#1582
velvet
Moderator

Dear San

Why we give in when faced with determination by another to make us do something that we feel/know is unacceptable is an interesting question?

I have a Labrador who suffers with poor hips and shoulders and at the moment is limping on a front leg. I know that if I throw a ball she will hurt more but she looks at me with eyes that would melt the coldest heart and pleads ‘just one throw – please’. I don’t throw her ball because it would cause her pain but I compromise and throw a soft toy in the hope she doesn’t leap and chase it when it bounces off her nose. Of course it develops to one more throw and then another until her limp is more pronounced. I have become her enabler and I am not doing the right thing for her.

I think the answer to your question is that we ‘hope’ that by giving in a bit we will make the other person’s life better but as can be seen with your small boy and my Labrador it doesn’t always follow.

Many people say they give in for a ‘quiet life’ but surely we all hope for a quiet life. Not so I think. People, dogs have agendas that are not deliberately cultivated, hence the insecure seek to dominate the secure, the young flex their muscles testing their strengths against the experienced and the CG seeks to dominate the non-CG for enablement. The secure, the experienced and the non-CG, I believe, make allowances hoping that by doing so those they love/care about/ meet in life will ‘learn’. I believe that there has to be a balance and it is reached by an individual being happily in control of their own life and able therefore to make the right judgement on a situation for the right reason without giving in to the unacceptable. Your young charge’s demands were not the best but they were also not unacceptable and he will not suffer. You will be ready for him next time having given thought to his behaviour and your reaction.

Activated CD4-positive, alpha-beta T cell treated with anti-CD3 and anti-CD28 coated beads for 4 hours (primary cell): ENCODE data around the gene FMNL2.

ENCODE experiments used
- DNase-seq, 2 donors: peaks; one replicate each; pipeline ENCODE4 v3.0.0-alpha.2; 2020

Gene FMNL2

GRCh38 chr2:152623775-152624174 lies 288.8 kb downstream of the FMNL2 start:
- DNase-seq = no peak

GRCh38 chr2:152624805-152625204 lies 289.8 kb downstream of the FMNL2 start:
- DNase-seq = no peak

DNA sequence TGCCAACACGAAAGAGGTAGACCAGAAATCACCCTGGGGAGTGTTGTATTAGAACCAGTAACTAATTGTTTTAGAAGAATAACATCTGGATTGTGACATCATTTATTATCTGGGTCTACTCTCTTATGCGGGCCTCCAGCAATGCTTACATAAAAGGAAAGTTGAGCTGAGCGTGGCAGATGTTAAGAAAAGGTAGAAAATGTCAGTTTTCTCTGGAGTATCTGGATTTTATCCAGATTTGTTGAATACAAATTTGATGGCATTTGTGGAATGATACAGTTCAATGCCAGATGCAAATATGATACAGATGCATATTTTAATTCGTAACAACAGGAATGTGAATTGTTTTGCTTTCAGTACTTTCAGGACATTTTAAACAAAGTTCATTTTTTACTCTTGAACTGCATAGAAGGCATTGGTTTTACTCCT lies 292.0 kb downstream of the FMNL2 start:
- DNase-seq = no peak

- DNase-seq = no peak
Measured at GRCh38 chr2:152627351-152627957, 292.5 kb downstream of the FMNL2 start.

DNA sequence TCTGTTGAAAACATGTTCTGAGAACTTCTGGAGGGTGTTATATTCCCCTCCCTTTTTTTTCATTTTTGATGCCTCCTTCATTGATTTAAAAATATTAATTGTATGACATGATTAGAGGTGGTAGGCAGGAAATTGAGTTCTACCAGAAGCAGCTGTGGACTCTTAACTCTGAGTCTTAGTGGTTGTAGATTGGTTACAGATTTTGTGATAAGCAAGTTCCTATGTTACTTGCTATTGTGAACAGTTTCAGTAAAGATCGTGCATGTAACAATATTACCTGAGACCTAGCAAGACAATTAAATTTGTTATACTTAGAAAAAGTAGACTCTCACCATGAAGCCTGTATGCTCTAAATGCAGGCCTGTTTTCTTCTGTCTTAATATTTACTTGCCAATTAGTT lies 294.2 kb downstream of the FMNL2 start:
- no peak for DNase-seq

I was sorry you didn’t make the group last night but I am pleased to see you thinking positively in the cold light of day. Examining your reaction when the stakes are not as high, as they are with your son will, I believe, give you strength. You were not being officious – you knew your body wasn’t up to a fighting game with a 4 year old (I really relate to that) and you knew it was better for him to meet his mother off the train, than to watch television. You have experience and knowledge that he lacks but you weighed up the confrontation against that which you thought would please him. You also know from you own experience that always being told ‘no’ is not a lot of fun.

I love the questioning San

I hope today will bring you the peace and strength you need. Thank you for rattling my little grey cells.

V